Along with breastfeeding and bathing a newborn, one of the crucial skills new parents master is the art of the swaddle.
But while wrapping baby up like a burrito in a thin blanket is known to help many babies relax and sleep better, North American parents need to be reminded that swaddling incorrectly may seriously damage a baby's developing hips. (For the correct way to swaddle an infant, click here.)
In a newsletter distributed to members of the American Academy of Pediatrics, pediatricians are being urged to watch for signs of hip dysplasia and dislocation and to warn parents not to extend their baby's frog-like legs straight. They should allow for room in the swaddle – or sleep sack – for baby to bend at the hips.
"There's a temptation to stretch [the legs]out and that needs to be resisted. They need to be able to straighten themselves out naturally and gradually," says Charles Price, a pediatric orthopedist at the Winnie and Arnold Palmer Hospital for Children in Orlando, Fla., and one of the authors of the memo.
"However, that message may not have been clearly understood by parents who swaddle their children, or by nurses who instruct parents at time of discharge following birth," he wrote in the memo.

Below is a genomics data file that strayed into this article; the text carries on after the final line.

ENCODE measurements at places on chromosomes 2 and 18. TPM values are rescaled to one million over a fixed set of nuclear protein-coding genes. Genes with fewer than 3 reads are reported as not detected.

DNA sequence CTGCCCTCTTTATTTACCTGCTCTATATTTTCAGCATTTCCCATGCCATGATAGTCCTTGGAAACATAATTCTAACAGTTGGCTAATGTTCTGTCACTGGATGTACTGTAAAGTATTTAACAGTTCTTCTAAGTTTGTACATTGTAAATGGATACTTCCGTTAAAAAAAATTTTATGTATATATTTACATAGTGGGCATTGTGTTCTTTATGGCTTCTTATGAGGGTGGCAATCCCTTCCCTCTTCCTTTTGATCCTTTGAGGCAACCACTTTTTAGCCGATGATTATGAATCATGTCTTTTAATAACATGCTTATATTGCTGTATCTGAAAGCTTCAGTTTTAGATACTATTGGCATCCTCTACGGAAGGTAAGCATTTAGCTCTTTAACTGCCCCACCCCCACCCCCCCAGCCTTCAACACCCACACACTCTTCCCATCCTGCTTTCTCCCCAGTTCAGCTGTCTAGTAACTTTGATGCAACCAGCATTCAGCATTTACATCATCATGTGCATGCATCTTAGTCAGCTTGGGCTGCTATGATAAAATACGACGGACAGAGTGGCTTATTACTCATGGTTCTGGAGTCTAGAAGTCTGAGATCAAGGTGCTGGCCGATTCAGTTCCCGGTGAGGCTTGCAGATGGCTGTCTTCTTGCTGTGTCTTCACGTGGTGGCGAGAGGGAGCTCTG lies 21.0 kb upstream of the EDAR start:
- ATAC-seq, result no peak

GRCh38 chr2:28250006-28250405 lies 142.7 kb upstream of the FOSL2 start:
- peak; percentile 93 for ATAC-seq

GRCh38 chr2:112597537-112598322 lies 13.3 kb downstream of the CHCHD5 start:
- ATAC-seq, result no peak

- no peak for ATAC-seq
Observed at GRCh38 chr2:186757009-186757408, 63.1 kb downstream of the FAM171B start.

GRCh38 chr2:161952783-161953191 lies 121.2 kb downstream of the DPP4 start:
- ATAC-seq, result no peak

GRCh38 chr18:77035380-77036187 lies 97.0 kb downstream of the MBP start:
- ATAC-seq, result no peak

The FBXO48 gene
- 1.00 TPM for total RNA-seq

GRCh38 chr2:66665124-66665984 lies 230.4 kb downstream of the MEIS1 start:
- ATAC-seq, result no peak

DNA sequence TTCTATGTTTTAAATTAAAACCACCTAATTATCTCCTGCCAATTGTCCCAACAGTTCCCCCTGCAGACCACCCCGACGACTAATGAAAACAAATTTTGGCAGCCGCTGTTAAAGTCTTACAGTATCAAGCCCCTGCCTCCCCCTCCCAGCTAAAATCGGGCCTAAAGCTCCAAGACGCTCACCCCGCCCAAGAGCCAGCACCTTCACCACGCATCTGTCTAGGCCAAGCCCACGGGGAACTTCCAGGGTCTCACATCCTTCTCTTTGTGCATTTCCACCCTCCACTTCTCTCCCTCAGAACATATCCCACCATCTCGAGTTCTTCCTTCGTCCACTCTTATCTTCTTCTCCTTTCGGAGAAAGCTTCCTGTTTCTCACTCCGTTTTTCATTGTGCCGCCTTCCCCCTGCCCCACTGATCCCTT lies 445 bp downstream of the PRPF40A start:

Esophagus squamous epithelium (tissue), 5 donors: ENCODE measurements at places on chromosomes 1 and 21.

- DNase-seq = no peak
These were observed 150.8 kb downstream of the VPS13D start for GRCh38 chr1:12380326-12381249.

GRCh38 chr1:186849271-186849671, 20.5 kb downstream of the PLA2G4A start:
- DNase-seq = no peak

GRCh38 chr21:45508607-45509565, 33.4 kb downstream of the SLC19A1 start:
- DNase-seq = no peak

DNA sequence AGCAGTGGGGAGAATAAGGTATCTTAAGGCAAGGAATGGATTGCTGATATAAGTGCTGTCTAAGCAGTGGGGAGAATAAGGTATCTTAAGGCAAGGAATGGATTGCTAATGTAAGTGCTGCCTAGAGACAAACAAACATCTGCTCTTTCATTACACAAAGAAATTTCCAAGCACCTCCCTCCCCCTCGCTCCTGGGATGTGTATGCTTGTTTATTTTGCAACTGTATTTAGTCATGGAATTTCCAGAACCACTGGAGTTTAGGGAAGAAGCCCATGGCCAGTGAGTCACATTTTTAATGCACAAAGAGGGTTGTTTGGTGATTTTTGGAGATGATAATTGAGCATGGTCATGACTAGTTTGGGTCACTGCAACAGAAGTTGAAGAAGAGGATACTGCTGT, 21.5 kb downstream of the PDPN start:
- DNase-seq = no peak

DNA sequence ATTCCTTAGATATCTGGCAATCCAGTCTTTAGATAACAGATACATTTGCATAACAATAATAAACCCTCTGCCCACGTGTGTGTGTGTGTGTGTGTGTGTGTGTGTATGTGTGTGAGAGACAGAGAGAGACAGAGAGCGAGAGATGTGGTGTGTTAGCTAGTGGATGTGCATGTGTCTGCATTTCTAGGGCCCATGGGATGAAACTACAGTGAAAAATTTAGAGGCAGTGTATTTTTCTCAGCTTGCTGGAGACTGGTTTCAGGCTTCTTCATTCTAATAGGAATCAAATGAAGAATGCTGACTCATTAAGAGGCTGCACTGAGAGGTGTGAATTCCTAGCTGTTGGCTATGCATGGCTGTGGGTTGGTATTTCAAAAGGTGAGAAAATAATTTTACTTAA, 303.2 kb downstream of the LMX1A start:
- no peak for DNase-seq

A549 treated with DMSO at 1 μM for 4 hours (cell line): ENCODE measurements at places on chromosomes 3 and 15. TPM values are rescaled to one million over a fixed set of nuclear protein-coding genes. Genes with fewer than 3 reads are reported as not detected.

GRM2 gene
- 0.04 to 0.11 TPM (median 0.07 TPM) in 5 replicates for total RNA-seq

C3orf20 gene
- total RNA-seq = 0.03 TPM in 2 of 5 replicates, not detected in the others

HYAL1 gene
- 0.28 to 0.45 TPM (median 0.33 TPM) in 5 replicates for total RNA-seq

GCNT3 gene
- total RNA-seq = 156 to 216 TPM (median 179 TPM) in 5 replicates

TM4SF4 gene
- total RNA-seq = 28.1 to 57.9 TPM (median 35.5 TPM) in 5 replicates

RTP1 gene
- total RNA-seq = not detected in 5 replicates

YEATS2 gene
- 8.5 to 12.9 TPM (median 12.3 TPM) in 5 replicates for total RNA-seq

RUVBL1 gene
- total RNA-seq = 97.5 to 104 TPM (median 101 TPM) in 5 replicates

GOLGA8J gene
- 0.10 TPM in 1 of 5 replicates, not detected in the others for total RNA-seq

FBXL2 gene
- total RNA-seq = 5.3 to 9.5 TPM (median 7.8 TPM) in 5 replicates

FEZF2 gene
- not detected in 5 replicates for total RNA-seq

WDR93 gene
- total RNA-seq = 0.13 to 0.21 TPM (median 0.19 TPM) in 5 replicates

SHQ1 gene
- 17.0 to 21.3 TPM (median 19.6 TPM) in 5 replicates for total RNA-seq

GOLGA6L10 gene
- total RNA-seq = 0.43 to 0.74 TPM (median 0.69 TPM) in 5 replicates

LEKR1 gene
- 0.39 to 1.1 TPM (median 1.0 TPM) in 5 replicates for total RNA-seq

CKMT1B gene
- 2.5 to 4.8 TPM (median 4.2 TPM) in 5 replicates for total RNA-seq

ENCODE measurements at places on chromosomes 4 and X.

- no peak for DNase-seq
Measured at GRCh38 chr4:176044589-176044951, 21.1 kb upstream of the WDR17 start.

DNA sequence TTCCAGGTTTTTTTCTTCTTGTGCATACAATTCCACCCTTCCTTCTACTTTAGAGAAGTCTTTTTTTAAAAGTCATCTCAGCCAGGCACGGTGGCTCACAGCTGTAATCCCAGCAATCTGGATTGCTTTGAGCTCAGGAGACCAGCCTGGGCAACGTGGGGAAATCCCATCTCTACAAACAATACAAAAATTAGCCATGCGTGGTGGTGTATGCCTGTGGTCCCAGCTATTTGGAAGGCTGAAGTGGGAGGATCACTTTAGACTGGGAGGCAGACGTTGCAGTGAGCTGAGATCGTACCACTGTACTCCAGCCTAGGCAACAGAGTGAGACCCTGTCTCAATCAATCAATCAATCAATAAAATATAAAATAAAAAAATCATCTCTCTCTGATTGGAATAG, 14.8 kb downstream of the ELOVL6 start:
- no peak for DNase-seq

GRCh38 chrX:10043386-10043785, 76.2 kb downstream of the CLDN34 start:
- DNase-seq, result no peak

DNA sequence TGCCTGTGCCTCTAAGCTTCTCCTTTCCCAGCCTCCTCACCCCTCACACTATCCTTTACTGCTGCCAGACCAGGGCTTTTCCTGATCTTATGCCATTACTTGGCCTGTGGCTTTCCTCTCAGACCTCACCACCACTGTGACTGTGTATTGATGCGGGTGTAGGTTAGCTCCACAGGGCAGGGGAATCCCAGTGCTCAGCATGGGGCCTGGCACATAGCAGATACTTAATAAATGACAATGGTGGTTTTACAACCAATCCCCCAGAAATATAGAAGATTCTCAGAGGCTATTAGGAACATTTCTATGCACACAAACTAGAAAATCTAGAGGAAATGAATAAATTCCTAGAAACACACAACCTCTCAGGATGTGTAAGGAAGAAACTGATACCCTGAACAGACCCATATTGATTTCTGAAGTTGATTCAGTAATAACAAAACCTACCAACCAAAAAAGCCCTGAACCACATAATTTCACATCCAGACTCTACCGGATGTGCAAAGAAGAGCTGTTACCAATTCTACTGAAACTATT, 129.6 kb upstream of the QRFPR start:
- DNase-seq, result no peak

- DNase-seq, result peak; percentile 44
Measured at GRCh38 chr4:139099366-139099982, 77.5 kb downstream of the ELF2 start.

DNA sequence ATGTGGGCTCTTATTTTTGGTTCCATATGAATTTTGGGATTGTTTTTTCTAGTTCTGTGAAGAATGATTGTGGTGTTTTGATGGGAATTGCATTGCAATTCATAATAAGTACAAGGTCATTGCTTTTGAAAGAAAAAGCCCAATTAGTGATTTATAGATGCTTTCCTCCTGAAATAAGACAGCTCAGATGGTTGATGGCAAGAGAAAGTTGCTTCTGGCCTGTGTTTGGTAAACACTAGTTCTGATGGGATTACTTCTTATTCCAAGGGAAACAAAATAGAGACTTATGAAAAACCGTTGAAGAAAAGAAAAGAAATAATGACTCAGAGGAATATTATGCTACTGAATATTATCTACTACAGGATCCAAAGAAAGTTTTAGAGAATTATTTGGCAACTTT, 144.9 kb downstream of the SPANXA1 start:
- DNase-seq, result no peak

Hip dysplasia affects about 1 per cent of North American newborns, according to recent figures.
The health concern is twofold. As more parents choose to swaddle, more babies with hip dysplasia or dislocation may have to undergo treatment – which ranges from wearing a harness or brace to undergoing surgery. These conditions can get worse with age and are linked to early adult arthritis and hip-replacement surgery.
Undetected hip dysplasia is the most common cause of hip arthritis in young women, says Dr. Price, who is also the director of the International Hip Dysplasia Institute.
A growing body of research – including research on Native American "cradle board" practices and traditional Turkish swaddling methods – shows that damaging swaddling practices carry a bigger risk of hip dysplasia (at least 20 per cent) than other well-known risk factors, such as being in the breech position or a family history.
And it's the one that parents can avoid. "You can swaddle babies wrong and get away with it, but we know that it increases the risk."